National Institute of Adult Continuing Education (NIACE) help sheet on support for adults with dyslexia
Monthly Adults with Dyslexia Meet-up
WFDA hosts a monthly Adults with Dyslexia Meet – up at the Walthamstow Quaker Meeting House, 1a Jewel Road, London, E17 4QU from 6-8pm on the last Wednesday of the month.
Workshops run at adult group
If you’re an adult with dyslexia feel welcome to drop in to our free group. Share your experiences and learn different ways to cope with having dyslexia. Practical information, resources, creative solutions, films and tips including guest speakers on relevant issues.
Our meetings are run by unpaid volunteers suggestions and offers of help are always welcome!
Please contact Georgina Turner, email email@example.com
Dyslexia Association of London Adult Group
This group meets every 2nd Monday of the month from 6.30-9.00pm at St James Church, 197 Piccadilly, London, W1J 9LL.
If you are interested in joining this club please visit their website for more information at: www.dyslexialondon.org
The future is bright for dyslexic students at University – James McMahon, 12 Oct 2015, The Guardian –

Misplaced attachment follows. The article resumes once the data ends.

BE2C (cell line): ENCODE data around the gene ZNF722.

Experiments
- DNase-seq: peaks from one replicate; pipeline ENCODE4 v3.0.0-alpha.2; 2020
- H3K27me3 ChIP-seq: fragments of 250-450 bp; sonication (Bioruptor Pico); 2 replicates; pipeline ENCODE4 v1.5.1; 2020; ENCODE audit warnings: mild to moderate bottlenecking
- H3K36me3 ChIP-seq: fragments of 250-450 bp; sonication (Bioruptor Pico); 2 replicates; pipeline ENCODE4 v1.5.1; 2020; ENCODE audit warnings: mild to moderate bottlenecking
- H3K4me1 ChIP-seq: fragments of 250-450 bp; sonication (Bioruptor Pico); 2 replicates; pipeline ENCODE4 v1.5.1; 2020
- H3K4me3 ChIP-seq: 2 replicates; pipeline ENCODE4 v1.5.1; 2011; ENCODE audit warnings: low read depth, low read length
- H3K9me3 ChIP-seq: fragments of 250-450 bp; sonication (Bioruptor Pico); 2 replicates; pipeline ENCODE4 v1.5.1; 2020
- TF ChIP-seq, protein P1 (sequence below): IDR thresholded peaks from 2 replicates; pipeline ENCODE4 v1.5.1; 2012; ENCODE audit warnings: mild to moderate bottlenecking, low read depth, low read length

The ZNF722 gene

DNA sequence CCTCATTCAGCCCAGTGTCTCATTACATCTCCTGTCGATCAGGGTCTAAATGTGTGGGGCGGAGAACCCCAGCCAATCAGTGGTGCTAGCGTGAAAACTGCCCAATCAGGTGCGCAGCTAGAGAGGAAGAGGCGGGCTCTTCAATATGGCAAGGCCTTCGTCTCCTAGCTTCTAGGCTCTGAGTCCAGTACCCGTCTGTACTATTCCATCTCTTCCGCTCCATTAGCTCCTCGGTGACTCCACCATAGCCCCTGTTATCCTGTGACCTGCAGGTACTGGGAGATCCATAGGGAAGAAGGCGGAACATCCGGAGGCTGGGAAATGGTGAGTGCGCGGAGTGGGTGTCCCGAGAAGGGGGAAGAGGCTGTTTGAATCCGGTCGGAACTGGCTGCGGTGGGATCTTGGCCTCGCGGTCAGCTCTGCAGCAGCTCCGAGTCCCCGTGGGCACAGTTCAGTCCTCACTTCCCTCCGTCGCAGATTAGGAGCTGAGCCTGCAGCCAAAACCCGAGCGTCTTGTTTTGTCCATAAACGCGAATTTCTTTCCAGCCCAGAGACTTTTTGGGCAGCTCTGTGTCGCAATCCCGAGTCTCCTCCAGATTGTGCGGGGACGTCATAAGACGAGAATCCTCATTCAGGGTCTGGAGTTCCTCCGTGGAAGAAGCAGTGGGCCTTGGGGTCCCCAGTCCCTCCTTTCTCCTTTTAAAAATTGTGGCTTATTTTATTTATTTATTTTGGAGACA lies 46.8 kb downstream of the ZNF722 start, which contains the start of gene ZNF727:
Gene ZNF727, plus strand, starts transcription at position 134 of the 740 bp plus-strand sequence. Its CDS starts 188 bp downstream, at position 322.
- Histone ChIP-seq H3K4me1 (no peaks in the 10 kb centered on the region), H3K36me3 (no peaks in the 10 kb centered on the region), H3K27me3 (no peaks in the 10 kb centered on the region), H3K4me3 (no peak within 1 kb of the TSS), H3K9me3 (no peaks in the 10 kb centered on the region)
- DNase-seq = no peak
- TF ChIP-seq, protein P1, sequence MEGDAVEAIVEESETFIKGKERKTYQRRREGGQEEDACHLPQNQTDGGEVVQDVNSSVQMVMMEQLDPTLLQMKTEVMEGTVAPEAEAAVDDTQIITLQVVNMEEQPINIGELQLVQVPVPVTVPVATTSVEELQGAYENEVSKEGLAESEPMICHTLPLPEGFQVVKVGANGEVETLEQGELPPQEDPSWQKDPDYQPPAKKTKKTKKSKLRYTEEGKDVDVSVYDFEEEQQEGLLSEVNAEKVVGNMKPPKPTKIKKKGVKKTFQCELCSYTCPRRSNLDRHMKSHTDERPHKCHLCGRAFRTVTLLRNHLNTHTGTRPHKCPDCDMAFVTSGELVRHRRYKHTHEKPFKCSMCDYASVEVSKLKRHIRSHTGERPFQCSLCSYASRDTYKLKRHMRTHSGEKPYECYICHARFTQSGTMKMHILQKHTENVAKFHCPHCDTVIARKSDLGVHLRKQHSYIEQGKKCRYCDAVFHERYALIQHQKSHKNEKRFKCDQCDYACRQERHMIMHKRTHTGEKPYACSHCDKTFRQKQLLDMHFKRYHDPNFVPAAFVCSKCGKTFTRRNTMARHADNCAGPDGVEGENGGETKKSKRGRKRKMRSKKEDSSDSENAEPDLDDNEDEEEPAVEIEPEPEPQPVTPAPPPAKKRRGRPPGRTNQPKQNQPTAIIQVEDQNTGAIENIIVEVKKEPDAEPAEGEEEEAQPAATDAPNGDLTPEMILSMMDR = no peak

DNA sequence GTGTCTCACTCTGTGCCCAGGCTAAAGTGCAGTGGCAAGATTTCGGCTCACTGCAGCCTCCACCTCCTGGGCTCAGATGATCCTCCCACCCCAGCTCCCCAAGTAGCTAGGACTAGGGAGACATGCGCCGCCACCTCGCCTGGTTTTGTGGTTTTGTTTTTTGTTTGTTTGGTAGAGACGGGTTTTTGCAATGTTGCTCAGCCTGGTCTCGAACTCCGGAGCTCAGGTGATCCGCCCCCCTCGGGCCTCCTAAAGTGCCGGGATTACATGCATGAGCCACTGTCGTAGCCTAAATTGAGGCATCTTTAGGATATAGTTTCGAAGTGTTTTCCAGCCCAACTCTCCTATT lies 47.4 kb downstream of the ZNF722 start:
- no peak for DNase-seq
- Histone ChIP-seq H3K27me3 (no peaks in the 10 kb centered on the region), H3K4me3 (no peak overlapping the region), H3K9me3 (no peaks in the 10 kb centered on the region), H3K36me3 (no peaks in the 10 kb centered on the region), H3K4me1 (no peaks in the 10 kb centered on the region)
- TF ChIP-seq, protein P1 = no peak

Article on advice for students with dyslexia starting university.
Being Dyslexic can be actually bloody brilliant – read blog writer Scott Bryan’s experiences of being a young person with dyslexia, 21.5.2012.
Dyslexia is no reason to hold you back in the business world. It didn’t stop Cath Kidston the founder and designer of worldwide brand of vintage/retro clothes and homeware which is currently valued at £75 million.
Cath had limited formal education and as a child didn’t know she had dyslexia. Talking about her dyslexia ’I can’t remember a phone number but I can recall a particular shade of green from 20 years ago. I was always learning, just not through traditional academic subjects’.
Cath is not alone, there are many famous entrepreneurs with dyslexia. These include Bill Gates, founder of Microsoft, the world’s largest software company. Richard Branson, the founder of Virgin. Steve Jobs co-founder of Apple Inc. Alan Sugar, businessman and ’The Apprentice’ judge. Theo Paphitis, businessman and ’Dragon’s Den’ judge. Jo Malone, founder of fragrance company.